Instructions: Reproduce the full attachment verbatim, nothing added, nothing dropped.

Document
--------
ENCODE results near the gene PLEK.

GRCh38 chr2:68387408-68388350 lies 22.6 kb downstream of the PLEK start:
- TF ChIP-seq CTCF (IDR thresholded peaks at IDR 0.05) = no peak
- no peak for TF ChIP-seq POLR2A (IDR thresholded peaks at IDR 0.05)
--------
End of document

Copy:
ENCODE results near the gene PLEK.

GRCh38 chr2:68387408-68388350 lies 22.6 kb downstream of the PLEK start:
- TF ChIP-seq CTCF (IDR thresholded peaks at IDR 0.05) = no peak
- no peak for TF ChIP-seq POLR2A (IDR thresholded peaks at IDR 0.05)